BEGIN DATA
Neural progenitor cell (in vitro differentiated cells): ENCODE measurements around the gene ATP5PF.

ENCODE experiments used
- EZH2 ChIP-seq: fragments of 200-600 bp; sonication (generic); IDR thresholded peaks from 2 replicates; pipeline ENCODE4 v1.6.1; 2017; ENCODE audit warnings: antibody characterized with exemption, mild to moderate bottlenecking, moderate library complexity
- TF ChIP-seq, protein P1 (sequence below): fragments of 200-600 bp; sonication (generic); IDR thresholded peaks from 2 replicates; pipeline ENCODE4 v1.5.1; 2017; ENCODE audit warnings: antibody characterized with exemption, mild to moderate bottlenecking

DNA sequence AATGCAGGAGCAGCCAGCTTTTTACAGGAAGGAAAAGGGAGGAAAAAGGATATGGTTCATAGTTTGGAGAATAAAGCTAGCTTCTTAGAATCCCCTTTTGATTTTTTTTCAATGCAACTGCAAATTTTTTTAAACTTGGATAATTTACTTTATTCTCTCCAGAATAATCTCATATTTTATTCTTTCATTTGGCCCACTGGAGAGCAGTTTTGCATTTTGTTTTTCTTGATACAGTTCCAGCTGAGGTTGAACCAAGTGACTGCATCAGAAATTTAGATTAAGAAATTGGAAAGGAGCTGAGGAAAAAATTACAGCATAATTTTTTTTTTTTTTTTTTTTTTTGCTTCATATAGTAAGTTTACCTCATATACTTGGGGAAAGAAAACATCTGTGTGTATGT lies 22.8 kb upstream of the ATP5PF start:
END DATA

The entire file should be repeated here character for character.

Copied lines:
Neural progenitor cell (in vitro differentiated cells): ENCODE measurements around the gene ATP5PF.

ENCODE experiments used
- EZH2 ChIP-seq: fragments of 200-600 bp; sonication (generic); IDR thresholded peaks from 2 replicates; pipeline ENCODE4 v1.6.1; 2017; ENCODE audit warnings: antibody characterized with exemption, mild to moderate bottlenecking, moderate library complexity
- TF ChIP-seq, protein P1 (sequence below): fragments of 200-600 bp; sonication (generic); IDR thresholded peaks from 2 replicates; pipeline ENCODE4 v1.5.1; 2017; ENCODE audit warnings: antibody characterized with exemption, mild to moderate bottlenecking

DNA sequence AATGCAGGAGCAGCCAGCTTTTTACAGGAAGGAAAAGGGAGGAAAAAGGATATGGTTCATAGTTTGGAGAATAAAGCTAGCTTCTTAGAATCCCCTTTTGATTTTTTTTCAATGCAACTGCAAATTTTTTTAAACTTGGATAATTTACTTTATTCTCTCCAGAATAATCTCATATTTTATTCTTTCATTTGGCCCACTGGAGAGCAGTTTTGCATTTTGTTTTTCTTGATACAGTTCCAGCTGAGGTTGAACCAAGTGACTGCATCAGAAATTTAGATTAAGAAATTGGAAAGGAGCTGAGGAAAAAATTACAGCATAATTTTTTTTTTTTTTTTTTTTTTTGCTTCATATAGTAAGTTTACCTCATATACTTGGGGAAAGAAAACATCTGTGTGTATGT lies 22.8 kb upstream of the ATP5PF start: